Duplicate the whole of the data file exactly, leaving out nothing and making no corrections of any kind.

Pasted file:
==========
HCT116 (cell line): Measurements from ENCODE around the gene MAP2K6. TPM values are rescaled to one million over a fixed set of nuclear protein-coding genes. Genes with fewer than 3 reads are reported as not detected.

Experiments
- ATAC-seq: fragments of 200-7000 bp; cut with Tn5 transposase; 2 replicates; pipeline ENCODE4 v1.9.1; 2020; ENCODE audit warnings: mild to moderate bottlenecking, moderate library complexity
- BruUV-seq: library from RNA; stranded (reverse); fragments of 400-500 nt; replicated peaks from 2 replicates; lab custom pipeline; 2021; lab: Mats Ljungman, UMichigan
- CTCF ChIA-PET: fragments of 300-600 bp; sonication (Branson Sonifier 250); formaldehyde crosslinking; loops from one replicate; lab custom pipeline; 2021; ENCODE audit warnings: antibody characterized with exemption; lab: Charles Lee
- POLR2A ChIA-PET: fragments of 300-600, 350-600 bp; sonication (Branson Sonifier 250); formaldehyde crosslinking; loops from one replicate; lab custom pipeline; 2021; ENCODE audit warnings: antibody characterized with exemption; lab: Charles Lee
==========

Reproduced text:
HCT116 (cell line): Measurements from ENCODE around the gene MAP2K6. TPM values are rescaled to one million over a fixed set of nuclear protein-coding genes. Genes with fewer than 3 reads are reported as not detected.

Experiments
- ATAC-seq: fragments of 200-7000 bp; cut with Tn5 transposase; 2 replicates; pipeline ENCODE4 v1.9.1; 2020; ENCODE audit warnings: mild to moderate bottlenecking, moderate library complexity
- BruUV-seq: library from RNA; stranded (reverse); fragments of 400-500 nt; replicated peaks from 2 replicates; lab custom pipeline; 2021; lab: Mats Ljungman, UMichigan
- CTCF ChIA-PET: fragments of 300-600 bp; sonication (Branson Sonifier 250); formaldehyde crosslinking; loops from one replicate; lab custom pipeline; 2021; ENCODE audit warnings: antibody characterized with exemption; lab: Charles Lee
- POLR2A ChIA-PET: fragments of 300-600, 350-600 bp; sonication (Branson Sonifier 250); formaldehyde crosslinking; loops from one replicate; lab custom pipeline; 2021; ENCODE audit warnings: antibody characterized with exemption; lab: Charles Lee